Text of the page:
With the downturn in the economy, however, many of these children have been hard-pressed to find jobs after college. They’re moving back home with mom and dad, who are now faced with replacing significant assets in their retirement funds, lost in the recession of 2008-2009. As a result, many Boomers are delaying retirement or are even going back to work, largely because they spent too much, saved too little, lost their jobs, made poor investment decisions, or failed to properly plan for their futures, which may include unanticipated medical issues.
When Boomers take out huge sums of money to help their children, they may end up shorting themselves in the long run because Boomers are living longer and health care costs will be much greater – even higher if you account for nursing home or long-term care costs. Given the current situation, their children will likely not be in a position to help their Boomer parents financially. Understandably, it’s hard not to help a child when they need it, but some just cannot afford to help on their retirement assets. Boomers may retire financially independent, but this could be jeopardized by the help they give their children or grandchildren. Their assets will have to stretch farther than their parents’ assets ever did.
Thanks to our parents, Boomers are benefiting from the largest transfer of wealth ever seen. However, for many American middle-income Boomers, it will be different for their children, who are less likely to inherit anything from their parents. Adding to this dilemma is the fact that there’s a smaller population of the X and Y Generations as compared to Boomers. So unless something drastically changes, they’re going to be faced with a huge burden of higher taxes to support the medical and retirement programs that the government provides for their parents. This could be made worse, because it’s likely that pensions, Social Security and other government support will not be there for Gen X and Y – meaning they will need to save even more.
As I looked in my mother’s eyes that Sunday afternoon, I thanked her for all that she had done for me. I told her I understood her feelings, but that unfortunately, I didn’t have a lot of time left to repay her for all that she paid for me. I reminded her of the meals she prepared and the clothes she purchased in times when money was tight; the school lunches, recess money and the trips to the ball park. That she went back to school to become an RN just to make sure I could go to college. But most of all, she prayed every night for God to protect me and now my family. Mother – I’ll never be able to repay you what you gave on me. So please don’t scold me now; I’m trying to repay a big debt I owe in a small, simple way. I am hopeful that my children will be in the same position and can buy lunch for their mother when she’s age 91.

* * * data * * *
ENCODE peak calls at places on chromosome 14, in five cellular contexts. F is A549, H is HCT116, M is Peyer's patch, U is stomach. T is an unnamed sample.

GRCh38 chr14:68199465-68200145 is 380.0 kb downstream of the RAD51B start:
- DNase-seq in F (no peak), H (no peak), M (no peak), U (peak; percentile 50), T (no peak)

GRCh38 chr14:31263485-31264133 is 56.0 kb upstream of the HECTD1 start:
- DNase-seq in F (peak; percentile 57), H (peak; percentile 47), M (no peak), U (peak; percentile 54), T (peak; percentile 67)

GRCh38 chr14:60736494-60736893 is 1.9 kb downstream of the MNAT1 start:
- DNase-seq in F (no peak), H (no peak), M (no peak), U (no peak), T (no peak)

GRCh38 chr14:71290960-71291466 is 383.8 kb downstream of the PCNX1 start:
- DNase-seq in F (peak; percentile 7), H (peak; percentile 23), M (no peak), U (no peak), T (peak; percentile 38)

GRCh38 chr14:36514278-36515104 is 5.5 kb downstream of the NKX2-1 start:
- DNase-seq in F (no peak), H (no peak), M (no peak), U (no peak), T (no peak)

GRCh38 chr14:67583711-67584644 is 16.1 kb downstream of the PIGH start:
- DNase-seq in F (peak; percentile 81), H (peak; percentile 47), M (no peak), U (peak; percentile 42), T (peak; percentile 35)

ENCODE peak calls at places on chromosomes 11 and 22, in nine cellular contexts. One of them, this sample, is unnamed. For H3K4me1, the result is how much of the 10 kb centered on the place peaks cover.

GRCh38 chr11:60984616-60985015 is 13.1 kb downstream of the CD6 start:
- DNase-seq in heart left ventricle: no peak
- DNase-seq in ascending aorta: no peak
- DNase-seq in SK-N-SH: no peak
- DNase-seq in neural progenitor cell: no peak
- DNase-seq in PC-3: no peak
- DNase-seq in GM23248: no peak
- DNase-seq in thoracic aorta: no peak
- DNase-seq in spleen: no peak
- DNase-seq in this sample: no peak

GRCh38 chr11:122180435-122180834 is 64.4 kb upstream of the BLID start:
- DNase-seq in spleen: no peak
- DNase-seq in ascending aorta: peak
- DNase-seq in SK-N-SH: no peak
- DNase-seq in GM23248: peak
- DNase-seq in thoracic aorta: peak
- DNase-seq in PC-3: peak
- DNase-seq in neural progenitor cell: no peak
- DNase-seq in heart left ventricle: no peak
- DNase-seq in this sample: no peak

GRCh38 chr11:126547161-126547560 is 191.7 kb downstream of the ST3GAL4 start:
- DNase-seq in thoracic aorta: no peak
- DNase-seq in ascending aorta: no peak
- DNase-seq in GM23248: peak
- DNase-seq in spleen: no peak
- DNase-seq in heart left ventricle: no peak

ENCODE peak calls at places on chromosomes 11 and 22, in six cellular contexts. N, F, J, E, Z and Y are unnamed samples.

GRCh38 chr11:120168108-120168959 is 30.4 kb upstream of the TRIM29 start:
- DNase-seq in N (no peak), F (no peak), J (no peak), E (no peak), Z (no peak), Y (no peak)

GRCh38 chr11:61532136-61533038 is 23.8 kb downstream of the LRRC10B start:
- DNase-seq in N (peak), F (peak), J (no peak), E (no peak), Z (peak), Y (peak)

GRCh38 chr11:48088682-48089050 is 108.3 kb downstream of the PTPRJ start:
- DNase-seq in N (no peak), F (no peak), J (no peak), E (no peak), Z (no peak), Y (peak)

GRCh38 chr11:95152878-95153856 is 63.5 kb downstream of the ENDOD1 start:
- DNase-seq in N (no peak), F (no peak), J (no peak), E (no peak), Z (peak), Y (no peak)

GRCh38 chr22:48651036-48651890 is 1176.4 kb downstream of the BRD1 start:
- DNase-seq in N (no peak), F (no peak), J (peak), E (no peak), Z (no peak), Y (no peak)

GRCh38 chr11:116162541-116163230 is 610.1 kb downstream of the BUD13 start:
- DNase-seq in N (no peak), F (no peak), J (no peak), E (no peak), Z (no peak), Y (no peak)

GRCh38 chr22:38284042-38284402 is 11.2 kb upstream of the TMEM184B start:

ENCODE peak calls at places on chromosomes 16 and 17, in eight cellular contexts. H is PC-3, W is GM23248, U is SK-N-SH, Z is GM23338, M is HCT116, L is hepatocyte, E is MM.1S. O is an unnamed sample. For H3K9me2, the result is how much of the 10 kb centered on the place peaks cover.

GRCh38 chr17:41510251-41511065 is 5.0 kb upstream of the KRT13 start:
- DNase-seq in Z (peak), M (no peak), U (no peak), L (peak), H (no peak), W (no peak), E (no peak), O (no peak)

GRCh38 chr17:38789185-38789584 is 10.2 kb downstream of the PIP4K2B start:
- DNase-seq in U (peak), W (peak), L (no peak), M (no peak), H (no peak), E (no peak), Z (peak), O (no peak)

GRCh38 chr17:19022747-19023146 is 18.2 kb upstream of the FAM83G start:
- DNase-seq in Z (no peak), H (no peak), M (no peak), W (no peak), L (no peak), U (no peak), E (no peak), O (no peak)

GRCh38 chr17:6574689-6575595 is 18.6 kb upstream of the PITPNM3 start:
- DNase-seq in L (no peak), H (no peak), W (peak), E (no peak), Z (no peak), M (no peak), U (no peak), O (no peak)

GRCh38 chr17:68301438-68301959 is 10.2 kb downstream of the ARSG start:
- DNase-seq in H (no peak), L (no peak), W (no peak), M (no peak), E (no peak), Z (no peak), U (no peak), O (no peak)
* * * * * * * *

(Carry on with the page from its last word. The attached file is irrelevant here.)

Andy graduated from the University of Alabama-Birmingham with a B.S. degree in Accounting. He is a Registered Investment Advisor Representative of Money Management Services, Inc and holds the designations of CPA (Certified Public Accountant), AIF® (Accredited Investment Fiduciary), CTS™ (Certified Tax Specialist), and WMS (Wealth Management Specialist). As an advisor, Andrew specializes in comprehensive financial planning, estate tax planning, personal taxation planning, retirement income distribution planning, wealth accumulation, personalized portfolio management, and fiduciary investment management services.